I started Purdue about the twentieth of September. I think I was still at home when the first cases of polio were diagnosed as I remember promising Mother that I would go to the Health Service if I didn’t feel well. I worked with Marge Kay Gaylor at the Dairy Bar that summer and I think that I worked with her after Labor Day. I remember walking into my English Composition class and a boy from Stockwell whom I did not know until I started this class asked me if I knew that Bob Dieter had died the night before. I told him that I had not heard. I had played poker for the first and only time in my life with Bob at the county fair only one month before.

Since I had no classes one afternoon during the week, I took the bus to St. Elizabeth Hospital and visited the patients. Tom Fleischhauer and Jim Felix were in a 4 or 6 bed ward and Marge Kay Gaylor was in the same area as I visited with all of them. I don’t remember how many times I visited them but several times before some or all of them were released. John was finally transferred to St. Elizabeth Hospital from St. Joseph Hospital, a small building in the hospital complex, for contagious diseases. He was on a respirator and as his stay continued the nurses would come into the room and take off the respirator. His doctors wanted him to try to breath on his own. He didn’t want them to remove the respirator and would get upset until it was replaced. John and Sandy Cash Gaylor had dated some during high school and she visited him. John had someone in his family buy Sandy a Christmas present which I think she received after his death. Most of my high school class attended John’s funeral and his classmates carried the many flowers from the funeral home to the flower car.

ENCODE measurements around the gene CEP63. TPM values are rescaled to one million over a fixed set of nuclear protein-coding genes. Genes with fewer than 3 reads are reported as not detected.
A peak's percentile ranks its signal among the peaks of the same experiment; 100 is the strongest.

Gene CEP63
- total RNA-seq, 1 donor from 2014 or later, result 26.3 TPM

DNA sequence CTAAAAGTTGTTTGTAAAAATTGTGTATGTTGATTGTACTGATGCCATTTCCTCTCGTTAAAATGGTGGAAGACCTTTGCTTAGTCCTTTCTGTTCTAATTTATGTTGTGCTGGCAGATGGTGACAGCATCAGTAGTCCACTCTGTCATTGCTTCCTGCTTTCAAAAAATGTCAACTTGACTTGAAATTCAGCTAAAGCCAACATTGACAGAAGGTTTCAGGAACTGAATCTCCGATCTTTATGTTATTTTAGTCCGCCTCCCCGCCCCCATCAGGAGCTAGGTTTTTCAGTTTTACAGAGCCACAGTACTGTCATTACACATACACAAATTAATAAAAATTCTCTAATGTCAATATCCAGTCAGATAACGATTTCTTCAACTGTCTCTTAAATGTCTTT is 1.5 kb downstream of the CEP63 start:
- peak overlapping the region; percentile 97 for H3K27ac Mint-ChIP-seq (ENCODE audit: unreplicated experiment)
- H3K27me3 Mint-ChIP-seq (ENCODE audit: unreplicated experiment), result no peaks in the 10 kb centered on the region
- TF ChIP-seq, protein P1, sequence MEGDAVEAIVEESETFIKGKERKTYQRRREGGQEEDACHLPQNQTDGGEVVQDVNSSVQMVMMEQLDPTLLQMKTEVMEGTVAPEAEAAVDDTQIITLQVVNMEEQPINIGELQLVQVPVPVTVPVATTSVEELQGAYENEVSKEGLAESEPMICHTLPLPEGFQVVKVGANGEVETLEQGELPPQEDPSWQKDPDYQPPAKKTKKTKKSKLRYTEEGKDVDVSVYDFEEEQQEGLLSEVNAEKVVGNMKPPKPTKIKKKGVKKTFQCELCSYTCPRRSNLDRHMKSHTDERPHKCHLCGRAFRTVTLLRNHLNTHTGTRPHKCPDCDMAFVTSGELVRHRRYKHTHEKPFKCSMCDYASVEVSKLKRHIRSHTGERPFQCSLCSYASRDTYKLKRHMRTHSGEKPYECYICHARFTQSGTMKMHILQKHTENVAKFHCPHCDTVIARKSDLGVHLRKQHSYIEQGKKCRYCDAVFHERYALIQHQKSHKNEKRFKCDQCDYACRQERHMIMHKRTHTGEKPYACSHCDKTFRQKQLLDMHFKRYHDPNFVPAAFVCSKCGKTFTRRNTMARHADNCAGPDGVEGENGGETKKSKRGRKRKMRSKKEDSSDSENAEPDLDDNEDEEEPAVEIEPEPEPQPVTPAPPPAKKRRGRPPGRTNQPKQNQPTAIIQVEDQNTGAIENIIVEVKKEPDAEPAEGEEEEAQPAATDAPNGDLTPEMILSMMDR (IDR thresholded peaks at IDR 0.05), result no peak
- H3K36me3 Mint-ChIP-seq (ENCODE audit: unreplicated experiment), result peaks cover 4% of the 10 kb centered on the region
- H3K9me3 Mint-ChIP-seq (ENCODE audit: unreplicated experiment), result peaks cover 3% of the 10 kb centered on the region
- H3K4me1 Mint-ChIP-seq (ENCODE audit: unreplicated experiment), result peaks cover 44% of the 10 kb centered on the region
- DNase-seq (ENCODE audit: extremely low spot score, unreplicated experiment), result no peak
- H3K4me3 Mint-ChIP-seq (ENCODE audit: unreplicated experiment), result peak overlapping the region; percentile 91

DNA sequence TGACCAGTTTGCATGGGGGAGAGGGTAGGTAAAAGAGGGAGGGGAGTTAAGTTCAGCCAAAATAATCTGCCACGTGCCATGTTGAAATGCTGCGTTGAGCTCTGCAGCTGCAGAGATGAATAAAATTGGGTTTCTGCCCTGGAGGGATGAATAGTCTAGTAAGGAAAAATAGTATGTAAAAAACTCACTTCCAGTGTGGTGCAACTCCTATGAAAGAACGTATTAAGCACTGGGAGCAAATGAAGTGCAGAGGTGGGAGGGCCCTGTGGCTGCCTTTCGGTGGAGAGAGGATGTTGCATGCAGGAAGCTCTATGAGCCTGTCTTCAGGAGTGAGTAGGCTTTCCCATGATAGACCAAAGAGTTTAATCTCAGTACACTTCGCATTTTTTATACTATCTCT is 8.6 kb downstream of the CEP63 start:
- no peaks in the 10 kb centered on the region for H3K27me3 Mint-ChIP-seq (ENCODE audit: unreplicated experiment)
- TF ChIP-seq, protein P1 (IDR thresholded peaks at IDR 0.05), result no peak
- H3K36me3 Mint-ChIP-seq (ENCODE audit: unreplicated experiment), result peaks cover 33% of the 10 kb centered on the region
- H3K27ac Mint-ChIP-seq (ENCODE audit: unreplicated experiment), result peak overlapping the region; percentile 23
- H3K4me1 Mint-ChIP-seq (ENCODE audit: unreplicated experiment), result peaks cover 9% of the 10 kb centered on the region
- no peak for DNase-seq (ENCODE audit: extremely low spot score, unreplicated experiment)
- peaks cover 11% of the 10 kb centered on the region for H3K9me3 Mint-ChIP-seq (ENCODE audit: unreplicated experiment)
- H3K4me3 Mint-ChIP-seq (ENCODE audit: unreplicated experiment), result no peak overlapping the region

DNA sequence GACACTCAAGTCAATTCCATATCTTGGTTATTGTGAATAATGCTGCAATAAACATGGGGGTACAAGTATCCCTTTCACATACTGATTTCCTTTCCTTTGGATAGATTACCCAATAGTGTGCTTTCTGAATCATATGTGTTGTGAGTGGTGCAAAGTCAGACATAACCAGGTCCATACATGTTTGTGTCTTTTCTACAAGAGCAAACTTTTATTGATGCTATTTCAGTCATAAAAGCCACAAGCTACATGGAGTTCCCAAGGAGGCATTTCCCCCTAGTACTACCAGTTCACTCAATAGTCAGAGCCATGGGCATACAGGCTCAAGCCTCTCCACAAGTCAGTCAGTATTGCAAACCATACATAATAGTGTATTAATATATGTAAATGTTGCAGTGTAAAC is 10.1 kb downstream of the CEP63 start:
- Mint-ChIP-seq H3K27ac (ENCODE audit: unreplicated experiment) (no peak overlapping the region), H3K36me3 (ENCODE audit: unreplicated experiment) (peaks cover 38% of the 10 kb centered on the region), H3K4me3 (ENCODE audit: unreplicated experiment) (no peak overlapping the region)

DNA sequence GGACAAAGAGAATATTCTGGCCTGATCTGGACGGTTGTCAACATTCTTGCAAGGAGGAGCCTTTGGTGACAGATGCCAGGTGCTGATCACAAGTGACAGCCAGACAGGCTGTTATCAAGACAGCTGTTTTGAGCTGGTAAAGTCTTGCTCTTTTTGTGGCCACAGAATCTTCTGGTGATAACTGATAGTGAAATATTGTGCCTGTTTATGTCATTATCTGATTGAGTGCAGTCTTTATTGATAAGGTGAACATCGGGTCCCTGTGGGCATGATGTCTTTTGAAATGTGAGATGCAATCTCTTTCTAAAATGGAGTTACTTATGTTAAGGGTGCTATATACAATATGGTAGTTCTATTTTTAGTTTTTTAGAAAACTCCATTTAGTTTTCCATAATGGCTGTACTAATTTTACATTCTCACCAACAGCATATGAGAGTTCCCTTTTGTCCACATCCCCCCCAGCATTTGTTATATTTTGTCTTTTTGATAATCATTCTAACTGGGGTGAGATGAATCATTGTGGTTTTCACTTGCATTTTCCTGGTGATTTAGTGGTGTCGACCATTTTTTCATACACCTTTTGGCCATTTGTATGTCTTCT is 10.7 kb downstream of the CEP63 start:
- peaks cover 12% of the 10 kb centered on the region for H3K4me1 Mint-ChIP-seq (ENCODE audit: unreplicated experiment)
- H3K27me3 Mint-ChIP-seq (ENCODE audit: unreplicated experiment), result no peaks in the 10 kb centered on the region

The Mulberry Reporter – September 23, 1954

Mulberry Hit by Epidemic of Polio: Six Cases Hospitalized